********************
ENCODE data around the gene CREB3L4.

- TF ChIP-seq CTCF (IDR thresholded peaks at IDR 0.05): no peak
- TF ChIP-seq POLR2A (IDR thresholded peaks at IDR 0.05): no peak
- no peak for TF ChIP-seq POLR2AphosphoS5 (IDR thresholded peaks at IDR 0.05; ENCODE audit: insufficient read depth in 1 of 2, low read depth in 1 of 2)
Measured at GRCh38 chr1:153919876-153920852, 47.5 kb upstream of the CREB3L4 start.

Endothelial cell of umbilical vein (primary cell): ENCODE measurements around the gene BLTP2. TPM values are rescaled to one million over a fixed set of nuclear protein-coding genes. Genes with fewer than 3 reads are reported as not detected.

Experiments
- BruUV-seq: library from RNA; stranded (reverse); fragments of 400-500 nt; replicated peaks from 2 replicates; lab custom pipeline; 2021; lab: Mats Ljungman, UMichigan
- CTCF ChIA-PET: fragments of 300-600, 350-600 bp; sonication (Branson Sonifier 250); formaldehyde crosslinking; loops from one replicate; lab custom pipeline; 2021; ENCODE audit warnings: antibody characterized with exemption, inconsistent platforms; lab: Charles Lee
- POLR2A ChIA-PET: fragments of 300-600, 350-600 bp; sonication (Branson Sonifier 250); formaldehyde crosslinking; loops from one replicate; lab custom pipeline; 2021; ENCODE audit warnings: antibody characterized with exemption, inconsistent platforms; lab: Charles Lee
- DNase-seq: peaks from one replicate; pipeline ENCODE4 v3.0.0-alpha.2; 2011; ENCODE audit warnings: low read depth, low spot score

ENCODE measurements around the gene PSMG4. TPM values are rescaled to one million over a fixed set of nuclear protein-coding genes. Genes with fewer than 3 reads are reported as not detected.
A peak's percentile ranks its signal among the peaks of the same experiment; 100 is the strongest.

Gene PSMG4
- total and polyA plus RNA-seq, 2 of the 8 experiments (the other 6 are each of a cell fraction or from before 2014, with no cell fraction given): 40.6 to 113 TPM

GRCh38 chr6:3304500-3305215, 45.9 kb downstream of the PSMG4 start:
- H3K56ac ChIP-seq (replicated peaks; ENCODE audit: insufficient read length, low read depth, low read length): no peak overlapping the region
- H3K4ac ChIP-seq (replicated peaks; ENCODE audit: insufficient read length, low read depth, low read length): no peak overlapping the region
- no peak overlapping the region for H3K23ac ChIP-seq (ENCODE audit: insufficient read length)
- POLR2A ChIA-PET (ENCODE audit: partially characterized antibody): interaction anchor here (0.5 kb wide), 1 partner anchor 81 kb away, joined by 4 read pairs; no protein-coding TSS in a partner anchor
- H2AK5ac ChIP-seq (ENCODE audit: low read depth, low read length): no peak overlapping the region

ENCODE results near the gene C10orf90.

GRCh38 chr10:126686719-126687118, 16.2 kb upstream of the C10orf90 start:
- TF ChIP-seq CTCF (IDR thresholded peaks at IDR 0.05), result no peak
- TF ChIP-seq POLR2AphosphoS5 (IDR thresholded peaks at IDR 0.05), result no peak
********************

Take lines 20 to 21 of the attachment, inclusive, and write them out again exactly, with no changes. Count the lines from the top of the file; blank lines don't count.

- POLR2A ChIA-PET (ENCODE audit: partially characterized antibody): interaction anchor here (0.5 kb wide), 1 partner anchor 81 kb away, joined by 4 read pairs; no protein-coding TSS in a partner anchor
- H2AK5ac ChIP-seq (ENCODE audit: low read depth, low read length): no peak overlapping the region